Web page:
P.K.: The heroes of our age are those that “are true to themselves.” I saw the new trailer for Star Trek Beyond. One of the lines was something like, “You spent so much time trying to be your father; now, you have to figure out who you really are.”
Heroes are figures of ultimate good. It fits that accepting yourself for who you are and Christianity will go together. Or maybe not Christianity, but the western Church.
The villains of our time are those that hinder sex-expression and realization. The Church doesn’t want to be a villain; it wants to support the heroes.
We set ourselves up for this. We allowed ideas into our community — not the idea that “it’s ok to be gay,” but the idea that self-identity, or even just identity is everything.
“This is who I am in Christ” is still a focus on “who I am.” “This is who I am in Christ” is not necessarily evil, but it is individualistic. Our individualism has brought us here.
If we are going to maintain that homosexual behavior is wrong, we need to fix the ideas in our Church.
Kevin: I don’t care so much if a Christian openly admits to being gay or having homosexual attractions, whatever you want to call it. We’ve all done that! No big deal, right? But what kills me about this guy is that he left his wife and kids over this matter.
I have a wife and kids, and I have come damn close to leaving them in the past because of my raging SSA, my need to go find some guy who would fulfill me the way I wanted and make me feel good. But I held on. I rejected those urges. I took them to the cross.
I realized there were other issues at play under everything that were not so easy to identify at first, but which were fueling my cravings for men. Given enough time, humility, and the work of the Holy Spirit, I got through those dark nights.
My marriage was strengthened.
My kids still had a daddy coming home to them each night.
I was forgiven and purified and found a new layer of freedom — true freedom, not based on my feeling good about myself, but rather dying to my flesh at the cross, following Jesus, and living by the power of the Holy Spirit.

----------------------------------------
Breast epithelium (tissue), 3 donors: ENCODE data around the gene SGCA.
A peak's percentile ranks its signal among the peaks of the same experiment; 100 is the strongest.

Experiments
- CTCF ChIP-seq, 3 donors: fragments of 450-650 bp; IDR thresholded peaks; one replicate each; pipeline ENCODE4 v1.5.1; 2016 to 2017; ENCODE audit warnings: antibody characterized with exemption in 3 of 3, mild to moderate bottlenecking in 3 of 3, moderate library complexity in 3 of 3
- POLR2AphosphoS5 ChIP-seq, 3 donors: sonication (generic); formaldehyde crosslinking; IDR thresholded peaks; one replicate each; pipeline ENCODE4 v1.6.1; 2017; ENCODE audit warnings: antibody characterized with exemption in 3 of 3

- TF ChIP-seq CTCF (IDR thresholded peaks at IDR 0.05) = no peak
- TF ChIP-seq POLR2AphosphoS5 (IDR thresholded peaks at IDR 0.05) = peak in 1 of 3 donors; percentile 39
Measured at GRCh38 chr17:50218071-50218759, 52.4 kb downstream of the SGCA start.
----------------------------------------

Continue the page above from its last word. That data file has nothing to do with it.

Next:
I don’t see Trey here doing that. I see him divorcing his wife, causing hardship for his kids, and running away to go try to feel good about himself on his own terms.
Understandable, yes. I get it. I’ve felt like doing that many times myself. But I can’t justify it or applaud his actions. It’s all just too sad…
Bradley: I guess we are the lucky ones. I mean, he struggled for decades by himself. What other conclusion would he have come to?
Corey: This (and the rest of our blogs, posts, in-person discussions, etc.) is an example of why each person’s story is so important and worth telling. God gives each person fragments of the truth like tiny puzzle pieces, and when we share our little truths, our stories, we can make better sense of ourselves, the world, and Him!!
Tom: True that, my brothers. I’m just blessed beyond words to know each and every one of you. To see God’s truth and His love and His goodness in all of our shattered yet beautiful fragments. I can’t pretend to know any of the inner workings of Trey Pearson’s heart, but I do know this: I’ve found you guys. And that has made all the difference.
How do you feel when Trey Pearson or anyone in pop culture comes out? Comfort in the sexual camaraderie, jealousy for the attention and praise, or sadness in the spiritual disconnect? Does the fact that Trey Pearson maintains his Christian faith factor into your emotions?